My uncareful movement made him leave. Another round above the water. I climbed to the deck. He wasn’t afraid and returned to the railing. I pretended I read book. The hawk stayed calm, silently swinging from side to side with a boat. I turned to look forward – he didn’t mind.

Now it’s night, and he’s sleeping on top of the mast. Not the most convenient place but the bird of prey wouldn’t risk his freedom for comfort. Unlike most of people – they sell their freedom for much less…

Even if the hawk is not a sign, as a Greek prophet would tell us, but just a tired traveller who had found some rest on our boat – doesn’t it make all this meaningful?

Day 6, 5th of November 2011

All the night “Vagabond” is followed by thunderstorm. Light bolts are so frequent that interrupt each other.  It’s coming…

When I start to distinguish twists and curves of the lightning, I reef genoa. And wait.

It doesn’t happen. The wind from the south comes and throws clouds backwards. They continue chasing the boat, but she slipped from their sparkling fury, thanks to the southern wind. Keep your paws away of “Vagabond”, thunderstorm!

My happy hawk was sleeping on the top of the mast. I saw his tail swinging above navigation lights. In the morining he left. I wish him safe flight.

Light southern wind that accompanied us at night, at dawn turned into the wind “to the face”. Massive raincloud has arrived from the south-east. Waves rise, sails tremble hysterically.
This wind makes us to go almost 30 degrees to the right. Boat’s fore hits wave that comes with clouds. After 3 days almost without wind that doesn’t make us happy.

– Damn, we’re in downdrums, what a f*k is that?  – I thought (sorry for my French).

I turned off the engine. For half an hour we made 5 knots with wind. I tried to find the most painless course against messy wave.

Go 190.

This day my desire for swimming was fully realised. And who cares that I was already completely out of mood of jumping to salt water?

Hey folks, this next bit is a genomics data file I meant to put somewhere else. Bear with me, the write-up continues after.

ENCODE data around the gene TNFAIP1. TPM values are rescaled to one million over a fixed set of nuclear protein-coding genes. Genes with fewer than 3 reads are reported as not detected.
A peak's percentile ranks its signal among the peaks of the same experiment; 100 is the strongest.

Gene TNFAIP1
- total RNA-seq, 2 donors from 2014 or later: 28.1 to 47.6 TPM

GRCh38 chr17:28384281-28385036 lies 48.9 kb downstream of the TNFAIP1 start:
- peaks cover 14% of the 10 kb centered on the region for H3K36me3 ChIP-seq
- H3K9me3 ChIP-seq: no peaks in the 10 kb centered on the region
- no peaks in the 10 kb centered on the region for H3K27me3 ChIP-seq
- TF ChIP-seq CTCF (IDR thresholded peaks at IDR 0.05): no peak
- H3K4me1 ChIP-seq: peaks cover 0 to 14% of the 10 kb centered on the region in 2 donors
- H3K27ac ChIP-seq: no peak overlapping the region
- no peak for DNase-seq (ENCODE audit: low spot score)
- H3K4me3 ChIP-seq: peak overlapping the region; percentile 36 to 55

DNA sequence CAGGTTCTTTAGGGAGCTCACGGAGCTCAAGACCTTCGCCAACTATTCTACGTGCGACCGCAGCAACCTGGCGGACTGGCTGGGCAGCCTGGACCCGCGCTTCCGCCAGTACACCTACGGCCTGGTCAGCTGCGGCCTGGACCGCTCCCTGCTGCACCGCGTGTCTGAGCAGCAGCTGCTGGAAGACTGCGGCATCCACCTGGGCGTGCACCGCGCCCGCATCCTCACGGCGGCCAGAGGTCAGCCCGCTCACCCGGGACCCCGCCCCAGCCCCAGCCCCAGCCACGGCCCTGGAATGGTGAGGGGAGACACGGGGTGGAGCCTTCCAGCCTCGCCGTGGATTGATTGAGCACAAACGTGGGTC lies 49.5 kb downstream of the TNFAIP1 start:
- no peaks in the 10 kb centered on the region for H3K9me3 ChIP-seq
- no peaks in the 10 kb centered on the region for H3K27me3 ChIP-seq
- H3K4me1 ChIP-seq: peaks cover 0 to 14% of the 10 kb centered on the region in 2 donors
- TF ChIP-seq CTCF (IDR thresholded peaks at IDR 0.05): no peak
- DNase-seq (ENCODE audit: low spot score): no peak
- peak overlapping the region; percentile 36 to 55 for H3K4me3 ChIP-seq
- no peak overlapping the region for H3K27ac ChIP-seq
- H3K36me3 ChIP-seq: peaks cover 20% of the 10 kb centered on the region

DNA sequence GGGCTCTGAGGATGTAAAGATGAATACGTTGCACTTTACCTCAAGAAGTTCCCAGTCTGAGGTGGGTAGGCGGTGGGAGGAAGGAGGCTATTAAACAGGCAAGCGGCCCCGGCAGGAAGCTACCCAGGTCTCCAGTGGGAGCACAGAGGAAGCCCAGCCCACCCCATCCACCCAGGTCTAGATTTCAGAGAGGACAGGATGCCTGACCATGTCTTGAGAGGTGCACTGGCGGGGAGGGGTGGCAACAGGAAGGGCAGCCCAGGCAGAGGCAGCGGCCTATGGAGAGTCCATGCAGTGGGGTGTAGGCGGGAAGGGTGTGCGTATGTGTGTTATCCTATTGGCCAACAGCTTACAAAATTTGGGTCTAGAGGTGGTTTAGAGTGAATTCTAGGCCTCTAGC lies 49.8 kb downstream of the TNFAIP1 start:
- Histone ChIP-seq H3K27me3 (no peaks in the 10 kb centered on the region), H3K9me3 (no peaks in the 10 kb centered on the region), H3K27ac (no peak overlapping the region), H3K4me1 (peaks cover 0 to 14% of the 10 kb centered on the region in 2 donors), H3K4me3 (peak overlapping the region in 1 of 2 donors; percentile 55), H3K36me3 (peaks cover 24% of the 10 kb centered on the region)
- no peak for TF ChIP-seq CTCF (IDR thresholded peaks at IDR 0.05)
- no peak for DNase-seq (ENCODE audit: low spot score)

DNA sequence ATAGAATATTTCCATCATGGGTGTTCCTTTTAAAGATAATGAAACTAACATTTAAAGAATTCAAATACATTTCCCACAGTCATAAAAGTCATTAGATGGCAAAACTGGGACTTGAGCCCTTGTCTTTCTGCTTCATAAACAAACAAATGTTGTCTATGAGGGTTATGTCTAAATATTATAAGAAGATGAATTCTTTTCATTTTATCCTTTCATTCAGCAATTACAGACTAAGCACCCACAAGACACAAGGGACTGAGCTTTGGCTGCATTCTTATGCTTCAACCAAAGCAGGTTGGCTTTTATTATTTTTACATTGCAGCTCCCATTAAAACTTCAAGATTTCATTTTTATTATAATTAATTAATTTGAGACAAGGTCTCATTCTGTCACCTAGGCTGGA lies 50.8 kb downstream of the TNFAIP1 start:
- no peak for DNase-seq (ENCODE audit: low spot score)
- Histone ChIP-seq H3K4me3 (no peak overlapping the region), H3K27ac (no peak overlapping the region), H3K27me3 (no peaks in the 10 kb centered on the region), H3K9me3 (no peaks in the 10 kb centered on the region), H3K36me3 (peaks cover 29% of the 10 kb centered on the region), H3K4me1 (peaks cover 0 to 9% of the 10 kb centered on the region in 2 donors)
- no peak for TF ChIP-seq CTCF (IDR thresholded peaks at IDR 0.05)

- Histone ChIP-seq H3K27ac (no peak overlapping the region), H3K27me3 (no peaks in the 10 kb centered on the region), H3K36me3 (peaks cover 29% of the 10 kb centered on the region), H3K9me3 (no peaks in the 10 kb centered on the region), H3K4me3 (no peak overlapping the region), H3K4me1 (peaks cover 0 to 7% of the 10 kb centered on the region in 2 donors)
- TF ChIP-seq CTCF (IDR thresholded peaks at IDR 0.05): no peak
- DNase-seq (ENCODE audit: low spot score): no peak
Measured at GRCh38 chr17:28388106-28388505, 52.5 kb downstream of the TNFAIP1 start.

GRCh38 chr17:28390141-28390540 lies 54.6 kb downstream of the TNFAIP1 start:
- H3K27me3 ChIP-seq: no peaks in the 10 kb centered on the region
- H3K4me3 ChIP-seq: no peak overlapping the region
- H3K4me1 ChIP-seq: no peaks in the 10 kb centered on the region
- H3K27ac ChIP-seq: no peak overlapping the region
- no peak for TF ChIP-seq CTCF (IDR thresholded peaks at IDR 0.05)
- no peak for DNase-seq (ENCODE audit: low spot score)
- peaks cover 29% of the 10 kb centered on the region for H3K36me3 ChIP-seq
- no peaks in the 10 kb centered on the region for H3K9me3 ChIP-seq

Chris wakes up and asks if I hear that sound of the engine has changed. Well, I would lie if I say I notice that. But the reason is: we wrapped a seaplant on the propeller.

So we roll genoa, Chris turns the boat against wind and I jump under the hull. It takes me 5 minuted and 2 dives to clean the propeller and check all screws.

Thought of the day: beware your dreams – they can come true.

Advertisements

Atlantic crossing: tet-a-tet with Orion

I can’t say I’ve ever dreamt or planned to cross Atlantic ocean. One day life exposed me to the question:

– Would you if you have chance?

– Why not? – I asked back.

So life gracefully threw an opportunity to my feet. And I picked the challenge up.

Here’s the diary of the crossing Cabo Verde – Brazil that took us 15 days.

Day 1, 31st of October 2011

It was sad to leave Cabo Verde:  almost unexplored, unlived. I felt my being there undone and neglected. But it’s time to go, the journey should continue.

The way between northern and southern groups of islands Cape Verde takes more than a day. We will pass between Bravo and Fogo.

First 24 hours comes to the end, but I still didn’t sleep a minute. Can’t even describe how I feel. And that’s only the first day of crossing.
We sleep in the back cabin. It’s impossible to stay in the front one: from time to time the boat hits the wave and its fore jumps madly.

Sunset diminished in a thick layer of clouds near the horizon. Sea is choppy and uncomfortable, and everything’s shaking. Waves try to invade the cockpit. Everything’s wet, including this notebook and my blanket. Salty drops on my glasses.

We go side-wind. Wind’s a bit stronger than forecast predicted: around 20 knots. We steered in order to save autopilot from excessive stress.
At the beginning of the trip I loved to steer. This way I involved myself in interaction with the boat and sea: watched the yacht response, wind and waves influence. I enjoyed feeling how one gentle move of a steering wheel return the boat on a right course.
I guess steering a boat somehow can get us feeling that we can control nature, make it serve, wherever we go. Dangerous state of mind! Fedor Konyuhov, Russian yatchsman who cruised around the world many times, once said: “When I lost my fear to the ocean, I quit. Otherwise, it would kill me”.